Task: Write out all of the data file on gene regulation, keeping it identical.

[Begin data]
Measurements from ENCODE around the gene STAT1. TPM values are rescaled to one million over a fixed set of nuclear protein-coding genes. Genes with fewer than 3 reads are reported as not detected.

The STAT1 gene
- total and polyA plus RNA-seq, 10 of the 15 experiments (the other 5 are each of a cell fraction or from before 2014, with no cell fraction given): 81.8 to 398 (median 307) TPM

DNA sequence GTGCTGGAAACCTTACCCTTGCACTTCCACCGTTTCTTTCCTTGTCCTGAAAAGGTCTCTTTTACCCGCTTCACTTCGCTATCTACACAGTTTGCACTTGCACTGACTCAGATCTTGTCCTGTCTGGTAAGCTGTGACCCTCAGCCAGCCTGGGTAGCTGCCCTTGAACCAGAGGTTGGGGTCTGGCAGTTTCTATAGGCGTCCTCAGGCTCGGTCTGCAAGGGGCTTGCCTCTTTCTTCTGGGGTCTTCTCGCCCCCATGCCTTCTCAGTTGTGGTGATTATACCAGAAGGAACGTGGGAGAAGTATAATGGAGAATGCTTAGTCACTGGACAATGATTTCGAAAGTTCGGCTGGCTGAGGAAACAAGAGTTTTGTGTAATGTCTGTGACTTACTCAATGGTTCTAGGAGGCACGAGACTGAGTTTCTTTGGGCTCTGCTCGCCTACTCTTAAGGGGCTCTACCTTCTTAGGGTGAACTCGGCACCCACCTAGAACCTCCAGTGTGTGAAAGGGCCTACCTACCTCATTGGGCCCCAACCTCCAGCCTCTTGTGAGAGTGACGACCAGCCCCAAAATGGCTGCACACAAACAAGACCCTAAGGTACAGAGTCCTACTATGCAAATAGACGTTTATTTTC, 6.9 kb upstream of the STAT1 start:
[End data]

Measurements from ENCODE around the gene STAT1. TPM values are rescaled to one million over a fixed set of nuclear protein-coding genes. Genes with fewer than 3 reads are reported as not detected.

The STAT1 gene
- total and polyA plus RNA-seq, 10 of the 15 experiments (the other 5 are each of a cell fraction or from before 2014, with no cell fraction given): 81.8 to 398 (median 307) TPM

DNA sequence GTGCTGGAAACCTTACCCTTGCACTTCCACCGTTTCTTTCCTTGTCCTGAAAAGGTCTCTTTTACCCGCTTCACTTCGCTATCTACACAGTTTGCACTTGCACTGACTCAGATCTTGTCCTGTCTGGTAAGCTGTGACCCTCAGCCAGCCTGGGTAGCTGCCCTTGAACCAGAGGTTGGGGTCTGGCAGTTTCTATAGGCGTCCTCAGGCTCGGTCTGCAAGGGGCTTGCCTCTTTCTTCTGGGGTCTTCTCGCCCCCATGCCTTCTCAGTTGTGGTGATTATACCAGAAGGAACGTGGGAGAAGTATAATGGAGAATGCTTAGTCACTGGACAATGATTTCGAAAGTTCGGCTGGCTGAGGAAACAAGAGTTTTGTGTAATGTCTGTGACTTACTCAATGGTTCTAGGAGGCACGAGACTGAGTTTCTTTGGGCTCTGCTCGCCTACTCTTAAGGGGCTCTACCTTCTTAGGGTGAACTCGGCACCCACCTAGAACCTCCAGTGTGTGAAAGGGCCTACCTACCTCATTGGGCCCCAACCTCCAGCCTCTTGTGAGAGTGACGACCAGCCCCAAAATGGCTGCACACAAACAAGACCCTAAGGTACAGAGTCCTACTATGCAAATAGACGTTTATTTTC, 6.9 kb upstream of the STAT1 start: